Everyone has their lists for the New Year, and Lonely Planet is no exception.
The organization that brings you fabulous photo books and travel guides has complied the “10 Best Places to Go in the US for 2011.”
Who decides which cities are worthy of the list?
“It works something like the Olympic judges scoring the gymnastics,” explained LP’s travel editor, Robert Reid, speaking from his New York City office. “We surveyed the comments from about 250 authors about what’s new, different or relevant (in the cities they write about).”
Then the staff in LP’s Oakland office voted — and that means everyone.
“It’s unlike a lot of places,” Reid explained. “Even people in finance are travelers.” LP also has offices in London and Sydney, but this vote belonged exclusively to Oakland.
If you look at a U.S. map, you’ll see that most of the favorite cities are in the West or on the East Coast — except for Austin, Texas, that is. Some might be surprised by that choice, but Reid defends the pick.
“Texas is overrated by Texans and underrated by everyone else,” he explained. “Austin needs no introduction… but West Texas is very underrated. You can make a loop west and south and take in San Antonio and… if you drive maybe six hours west, you can visit Big Bend National Park. It’s the size of Rhode Island and has huge boulders. Native Americans believe that when the creator of the earth was finished, he dropped the rocks there. And I’m a fan of Fort Worth — where West Texas begins — the Chisholm Trail. It’s held on to an element of western heritage that feels real.”
With discretionary income down because of the economy, “I know people are a bit gun-shy (about spending),” Reid said. “But I think travel is making a comeback. However, people still want a good value. I like to suggest that people go someplace they haven’t been before. I think visiting new places extends life.”
Here are LP’s best-places picks for 2011, in no particular order of preference:
— Southern Utah: It’s all about other-worldly Zion and Bryce national parks.
— New Orleans: Post-Katrina N’awlins has its party clothes on again, and will be celebrating Tennessee Williams’ 100th birthday, among other anniversaries.
— New York City: Come for the opening of the National September 11 Memorial, and to see the new Brooklyn Bridge Park and Coney Island’s $30 million makeover
— Austin and West Texas: See above.
— Savannah: Marks the 150th anniversary of the Civil War and pays homage to General Sherman, who spared it because of its beauty on his March to the Sea.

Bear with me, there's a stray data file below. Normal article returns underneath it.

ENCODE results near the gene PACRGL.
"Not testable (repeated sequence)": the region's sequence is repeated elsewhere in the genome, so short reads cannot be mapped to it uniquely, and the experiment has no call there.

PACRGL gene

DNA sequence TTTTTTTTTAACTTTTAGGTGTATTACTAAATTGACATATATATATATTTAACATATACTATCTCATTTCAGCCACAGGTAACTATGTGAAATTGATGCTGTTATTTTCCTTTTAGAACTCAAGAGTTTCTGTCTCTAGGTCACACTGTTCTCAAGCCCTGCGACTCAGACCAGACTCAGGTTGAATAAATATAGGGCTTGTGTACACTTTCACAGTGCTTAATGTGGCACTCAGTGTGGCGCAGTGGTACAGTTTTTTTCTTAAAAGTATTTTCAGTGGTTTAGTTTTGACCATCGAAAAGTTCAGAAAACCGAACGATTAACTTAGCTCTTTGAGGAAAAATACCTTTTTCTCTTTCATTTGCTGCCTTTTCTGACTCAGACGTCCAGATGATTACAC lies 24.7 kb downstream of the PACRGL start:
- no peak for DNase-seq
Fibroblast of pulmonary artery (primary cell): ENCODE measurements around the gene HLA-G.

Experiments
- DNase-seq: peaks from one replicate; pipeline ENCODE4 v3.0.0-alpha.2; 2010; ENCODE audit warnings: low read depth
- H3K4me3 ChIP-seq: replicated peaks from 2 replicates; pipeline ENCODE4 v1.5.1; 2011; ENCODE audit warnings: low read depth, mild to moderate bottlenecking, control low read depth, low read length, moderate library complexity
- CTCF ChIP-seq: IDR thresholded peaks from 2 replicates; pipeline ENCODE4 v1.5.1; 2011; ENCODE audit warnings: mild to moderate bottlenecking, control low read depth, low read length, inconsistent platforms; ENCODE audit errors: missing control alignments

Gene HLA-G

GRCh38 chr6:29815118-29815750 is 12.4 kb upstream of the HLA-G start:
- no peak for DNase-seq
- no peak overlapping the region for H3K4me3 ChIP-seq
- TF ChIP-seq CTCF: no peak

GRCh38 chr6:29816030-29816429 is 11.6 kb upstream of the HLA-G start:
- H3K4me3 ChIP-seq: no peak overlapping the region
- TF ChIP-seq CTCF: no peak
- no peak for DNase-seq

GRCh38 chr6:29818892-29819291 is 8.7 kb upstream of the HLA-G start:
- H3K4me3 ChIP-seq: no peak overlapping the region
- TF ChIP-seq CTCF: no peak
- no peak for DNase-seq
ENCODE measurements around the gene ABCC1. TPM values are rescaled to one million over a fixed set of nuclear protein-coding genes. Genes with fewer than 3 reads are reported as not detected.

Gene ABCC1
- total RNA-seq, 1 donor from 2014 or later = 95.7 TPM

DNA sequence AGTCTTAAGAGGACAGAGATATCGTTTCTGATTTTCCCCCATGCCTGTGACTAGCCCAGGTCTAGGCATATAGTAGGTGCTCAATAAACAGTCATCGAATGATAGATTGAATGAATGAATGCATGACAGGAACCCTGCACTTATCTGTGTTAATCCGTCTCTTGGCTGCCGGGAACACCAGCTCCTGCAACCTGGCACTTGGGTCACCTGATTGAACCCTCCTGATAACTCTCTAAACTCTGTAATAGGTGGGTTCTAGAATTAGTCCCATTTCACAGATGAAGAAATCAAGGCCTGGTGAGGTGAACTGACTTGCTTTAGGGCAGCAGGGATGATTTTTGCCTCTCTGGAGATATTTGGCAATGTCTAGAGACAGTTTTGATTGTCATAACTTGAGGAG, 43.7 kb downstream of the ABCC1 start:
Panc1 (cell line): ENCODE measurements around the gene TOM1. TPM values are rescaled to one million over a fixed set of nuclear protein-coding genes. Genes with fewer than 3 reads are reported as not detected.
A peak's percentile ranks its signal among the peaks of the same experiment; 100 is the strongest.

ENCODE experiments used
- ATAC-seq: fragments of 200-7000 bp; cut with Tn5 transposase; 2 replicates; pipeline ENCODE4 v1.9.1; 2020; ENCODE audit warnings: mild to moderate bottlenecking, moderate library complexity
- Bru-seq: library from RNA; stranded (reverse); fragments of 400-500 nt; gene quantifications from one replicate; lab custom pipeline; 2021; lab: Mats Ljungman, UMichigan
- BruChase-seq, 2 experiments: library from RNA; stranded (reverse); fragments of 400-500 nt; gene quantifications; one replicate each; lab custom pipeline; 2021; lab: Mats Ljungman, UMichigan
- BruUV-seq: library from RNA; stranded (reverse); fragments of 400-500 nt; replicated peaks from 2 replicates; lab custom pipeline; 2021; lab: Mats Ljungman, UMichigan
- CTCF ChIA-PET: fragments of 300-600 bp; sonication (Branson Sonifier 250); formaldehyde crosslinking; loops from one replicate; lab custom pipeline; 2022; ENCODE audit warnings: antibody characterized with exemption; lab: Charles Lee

— Denver: Celebrates the 150th anniversary of the Colorado Territory. The mountains, two hours west, are great for skiing, hiking, mountain biking, horseback riding.
— Northern California: Think Big Sur; San Francisco; Monterey/Carmel; Napa/Sonoma; Mount Shasta; and Yosemite.
— Grand Canyon National Park: If you haven’t seen it, put it on your bucket list. Each rim is a different experience.
— Palm Springs: It offers outdoor adventures, hiking, spas, art galleries, excellent eating and an abundance of mid-century architecture. Not into rock climbing? Watch at popular climbing areas near well traveled roads in nearby Joshua Tree National Park.
— Hawaii: The islands are affordable when compared to other South Pacific destinations, and there’s lots more than just baking in the sun: hiking, diving, snorkeling, dining and visiting historical sites.
Great gadgets for gadabouts
We like to travel with our electronic gadgets, but sometimes it puts the little wonders in harm’s way. One company, bioserie, has a solution: lightweight, durable and environmentally gentle protective cases. They are small but perform a big job — that of keeping the iPhone, iPad, iPod Nano and iPod Touch clean and safe. The bioserie cases are made entirely from “bioplastics” — organic, plant-based renewable materials that contain no petrochemicals and have a low production carbon footprint. The cases come in five colors and retail for $35. Visit bioserie.com.
From my desk to yours, best wishes for happy trails in 2011.
Filed Under: Hit the Road